UNITED STATES of America, Plaintiff–Appellee, v. Dennis William EMMETT, aka Dennis Emmett, Defendant–Appellant.
Dennis Emmett (Emmett) appeals the district court's denial of his motion for early termination of supervised release. We conclude that the district court did not adequately explain its reasons for rejecting Emmett's arguments in favor of early termination, and therefore vacate the district court's order and remand for further proceedings.
Emmett pled guilty to one count of mail fraud on December 12, 2008, and was subsequently sentenced to fifty-one months of imprisonment and a three-year term of supervised release. This conviction arose out of Emmett's participation in a scheme to trick victims into investing in fraudulent companies that claimed to purchase lottery tickets and distribute the proceeds to investors. Tens of thousands of people fell victim to this scheme, resulting in total losses between $14 million and $20 million.
Two years after Emmett was released from custody, he filed a motion for early termination of supervised release pursuant to 18 U.S.C. § 3583(e). Emmett argued that continuing his term of probation was a waste of resources because his offense was non-violent; he never violated his terms of supervised release; and the probation office was not providing him with training, medical care, or other correctional treatment.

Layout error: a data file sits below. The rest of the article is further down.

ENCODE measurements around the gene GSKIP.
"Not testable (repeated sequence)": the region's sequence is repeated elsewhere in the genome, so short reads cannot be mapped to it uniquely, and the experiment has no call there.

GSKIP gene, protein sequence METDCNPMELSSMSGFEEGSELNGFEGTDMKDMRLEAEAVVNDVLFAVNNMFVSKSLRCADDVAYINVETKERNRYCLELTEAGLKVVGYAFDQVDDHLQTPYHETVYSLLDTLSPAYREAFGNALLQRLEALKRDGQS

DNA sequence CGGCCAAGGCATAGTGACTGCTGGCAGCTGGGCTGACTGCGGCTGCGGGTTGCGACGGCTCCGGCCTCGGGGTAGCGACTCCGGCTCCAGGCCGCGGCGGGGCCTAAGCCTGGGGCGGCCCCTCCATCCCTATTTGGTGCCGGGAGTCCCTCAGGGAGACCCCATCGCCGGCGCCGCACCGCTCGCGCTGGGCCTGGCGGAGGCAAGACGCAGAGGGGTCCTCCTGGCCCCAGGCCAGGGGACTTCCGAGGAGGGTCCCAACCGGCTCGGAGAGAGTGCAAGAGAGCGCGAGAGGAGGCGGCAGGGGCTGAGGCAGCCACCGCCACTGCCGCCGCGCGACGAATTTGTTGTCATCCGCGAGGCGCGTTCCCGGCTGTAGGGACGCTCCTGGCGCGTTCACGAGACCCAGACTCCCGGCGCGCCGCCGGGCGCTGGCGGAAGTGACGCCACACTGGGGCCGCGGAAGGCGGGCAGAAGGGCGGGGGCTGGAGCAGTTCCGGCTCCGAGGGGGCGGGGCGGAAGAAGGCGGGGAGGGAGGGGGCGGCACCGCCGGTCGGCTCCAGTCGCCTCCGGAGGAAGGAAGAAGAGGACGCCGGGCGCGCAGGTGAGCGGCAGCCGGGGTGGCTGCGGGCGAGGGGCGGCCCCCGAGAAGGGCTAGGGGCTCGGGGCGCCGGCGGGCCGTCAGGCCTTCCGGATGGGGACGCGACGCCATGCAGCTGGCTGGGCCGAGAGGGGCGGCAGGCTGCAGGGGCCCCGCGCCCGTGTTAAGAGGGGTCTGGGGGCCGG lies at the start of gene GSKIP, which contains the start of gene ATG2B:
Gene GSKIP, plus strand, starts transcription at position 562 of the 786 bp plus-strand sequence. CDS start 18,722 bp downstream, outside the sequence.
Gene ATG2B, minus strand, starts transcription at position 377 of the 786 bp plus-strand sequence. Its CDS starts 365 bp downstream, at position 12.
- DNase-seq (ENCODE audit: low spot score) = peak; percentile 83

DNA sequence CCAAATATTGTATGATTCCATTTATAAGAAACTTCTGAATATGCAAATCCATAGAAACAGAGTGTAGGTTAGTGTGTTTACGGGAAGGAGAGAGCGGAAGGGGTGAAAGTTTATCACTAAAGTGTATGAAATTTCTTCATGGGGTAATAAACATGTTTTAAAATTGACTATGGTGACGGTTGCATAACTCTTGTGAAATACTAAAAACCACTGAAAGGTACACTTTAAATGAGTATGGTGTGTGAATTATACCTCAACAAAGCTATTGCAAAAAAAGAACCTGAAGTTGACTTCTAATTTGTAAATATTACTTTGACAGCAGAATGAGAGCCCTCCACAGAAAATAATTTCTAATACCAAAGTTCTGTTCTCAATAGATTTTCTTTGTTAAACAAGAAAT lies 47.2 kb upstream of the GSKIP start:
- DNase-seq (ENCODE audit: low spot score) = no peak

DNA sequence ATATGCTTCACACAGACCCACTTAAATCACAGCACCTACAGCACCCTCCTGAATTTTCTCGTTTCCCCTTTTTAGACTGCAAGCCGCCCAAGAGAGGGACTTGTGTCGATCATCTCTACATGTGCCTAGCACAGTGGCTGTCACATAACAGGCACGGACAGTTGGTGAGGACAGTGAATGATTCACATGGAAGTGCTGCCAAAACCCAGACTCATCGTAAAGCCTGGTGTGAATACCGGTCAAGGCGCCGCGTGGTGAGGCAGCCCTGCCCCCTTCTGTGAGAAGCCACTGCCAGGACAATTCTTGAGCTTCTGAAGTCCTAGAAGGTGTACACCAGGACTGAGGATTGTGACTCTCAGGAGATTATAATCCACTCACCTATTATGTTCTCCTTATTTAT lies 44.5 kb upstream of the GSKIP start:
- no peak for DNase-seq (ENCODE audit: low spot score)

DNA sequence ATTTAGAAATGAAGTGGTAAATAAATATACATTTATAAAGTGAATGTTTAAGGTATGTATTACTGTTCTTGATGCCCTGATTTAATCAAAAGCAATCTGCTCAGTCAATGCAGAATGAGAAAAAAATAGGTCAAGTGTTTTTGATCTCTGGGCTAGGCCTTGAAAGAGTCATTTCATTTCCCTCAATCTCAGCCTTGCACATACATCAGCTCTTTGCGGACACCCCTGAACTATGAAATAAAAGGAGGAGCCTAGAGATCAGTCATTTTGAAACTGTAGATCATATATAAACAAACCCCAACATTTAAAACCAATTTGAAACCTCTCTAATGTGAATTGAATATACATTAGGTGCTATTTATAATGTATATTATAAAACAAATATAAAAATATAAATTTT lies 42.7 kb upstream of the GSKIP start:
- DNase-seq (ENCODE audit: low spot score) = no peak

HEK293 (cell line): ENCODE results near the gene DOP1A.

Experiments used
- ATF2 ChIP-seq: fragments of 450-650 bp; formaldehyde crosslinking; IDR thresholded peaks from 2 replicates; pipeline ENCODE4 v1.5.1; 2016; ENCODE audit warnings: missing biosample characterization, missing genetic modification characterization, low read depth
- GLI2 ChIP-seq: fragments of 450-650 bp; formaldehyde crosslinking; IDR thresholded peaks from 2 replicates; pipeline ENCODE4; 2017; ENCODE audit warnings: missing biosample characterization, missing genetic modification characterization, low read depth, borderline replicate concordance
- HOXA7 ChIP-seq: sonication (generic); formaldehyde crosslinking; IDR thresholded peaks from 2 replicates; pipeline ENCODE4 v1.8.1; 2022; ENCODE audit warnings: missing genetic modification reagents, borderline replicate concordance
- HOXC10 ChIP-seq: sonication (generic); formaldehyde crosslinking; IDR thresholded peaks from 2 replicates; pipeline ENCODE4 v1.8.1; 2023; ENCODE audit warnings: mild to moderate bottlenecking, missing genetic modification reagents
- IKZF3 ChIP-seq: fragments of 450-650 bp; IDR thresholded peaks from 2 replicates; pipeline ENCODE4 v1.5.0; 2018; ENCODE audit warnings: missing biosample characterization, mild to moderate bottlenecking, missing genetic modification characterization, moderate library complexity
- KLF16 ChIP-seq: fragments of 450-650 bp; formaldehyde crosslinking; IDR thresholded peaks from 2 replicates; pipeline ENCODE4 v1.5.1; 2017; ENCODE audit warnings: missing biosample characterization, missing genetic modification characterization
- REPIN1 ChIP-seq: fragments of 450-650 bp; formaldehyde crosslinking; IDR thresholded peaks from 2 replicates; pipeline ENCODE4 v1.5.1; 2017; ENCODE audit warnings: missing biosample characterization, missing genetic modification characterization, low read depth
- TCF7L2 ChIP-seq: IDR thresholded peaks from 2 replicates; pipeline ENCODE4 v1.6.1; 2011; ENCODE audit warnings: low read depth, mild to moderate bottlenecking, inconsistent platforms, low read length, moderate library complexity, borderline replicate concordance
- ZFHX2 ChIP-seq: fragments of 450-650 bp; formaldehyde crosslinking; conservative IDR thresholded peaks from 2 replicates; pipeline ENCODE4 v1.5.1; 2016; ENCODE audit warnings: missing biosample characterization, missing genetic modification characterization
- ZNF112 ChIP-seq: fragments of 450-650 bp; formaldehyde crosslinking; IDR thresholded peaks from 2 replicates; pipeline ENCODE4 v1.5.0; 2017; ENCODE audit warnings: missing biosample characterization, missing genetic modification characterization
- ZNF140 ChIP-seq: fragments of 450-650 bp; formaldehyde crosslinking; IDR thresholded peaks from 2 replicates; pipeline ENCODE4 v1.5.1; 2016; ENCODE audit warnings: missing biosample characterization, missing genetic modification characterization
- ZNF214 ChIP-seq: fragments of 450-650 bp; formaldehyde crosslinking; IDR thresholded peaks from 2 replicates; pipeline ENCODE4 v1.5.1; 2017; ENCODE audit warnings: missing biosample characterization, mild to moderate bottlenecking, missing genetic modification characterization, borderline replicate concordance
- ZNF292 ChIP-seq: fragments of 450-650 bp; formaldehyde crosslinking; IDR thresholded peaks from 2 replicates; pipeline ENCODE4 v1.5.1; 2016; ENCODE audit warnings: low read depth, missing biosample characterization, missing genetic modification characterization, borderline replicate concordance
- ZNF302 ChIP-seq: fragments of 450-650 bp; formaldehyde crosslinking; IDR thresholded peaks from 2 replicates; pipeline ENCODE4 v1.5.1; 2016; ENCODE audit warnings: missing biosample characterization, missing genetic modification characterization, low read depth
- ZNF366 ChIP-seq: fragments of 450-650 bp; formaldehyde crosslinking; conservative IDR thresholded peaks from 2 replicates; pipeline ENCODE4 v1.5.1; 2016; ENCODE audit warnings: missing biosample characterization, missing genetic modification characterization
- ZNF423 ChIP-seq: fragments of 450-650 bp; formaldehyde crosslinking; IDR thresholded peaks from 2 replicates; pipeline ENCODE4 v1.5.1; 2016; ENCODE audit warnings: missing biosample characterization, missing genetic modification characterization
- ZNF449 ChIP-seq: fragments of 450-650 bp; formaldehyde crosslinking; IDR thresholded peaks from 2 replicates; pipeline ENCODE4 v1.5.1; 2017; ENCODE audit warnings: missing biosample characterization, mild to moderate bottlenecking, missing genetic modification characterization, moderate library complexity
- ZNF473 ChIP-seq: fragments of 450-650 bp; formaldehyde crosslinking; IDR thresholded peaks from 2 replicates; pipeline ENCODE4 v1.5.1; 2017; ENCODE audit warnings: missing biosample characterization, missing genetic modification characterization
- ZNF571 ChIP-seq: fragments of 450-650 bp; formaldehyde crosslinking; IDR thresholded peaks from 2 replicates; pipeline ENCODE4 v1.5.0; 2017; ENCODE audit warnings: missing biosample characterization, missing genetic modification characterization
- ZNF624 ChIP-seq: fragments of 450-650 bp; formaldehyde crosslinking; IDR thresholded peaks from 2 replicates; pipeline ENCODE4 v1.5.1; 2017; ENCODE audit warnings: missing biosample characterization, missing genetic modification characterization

The district court denied Emmett's motion five days after it was filed, and did so without holding a hearing or receiving a response from the government or the probation office. The order denying the motion reads, in full:
Defendant Dennis Emmett's Ex Parte Application For Early Termination of Supervised Release (DOCKET NUMBER 227) filed on August 1, 2013 is hereby DENIED. Defendant has not provided any reason demonstrating that continuing supervised release imposes any undue hardship on defendant.
Emmett appeals the denial of his motion.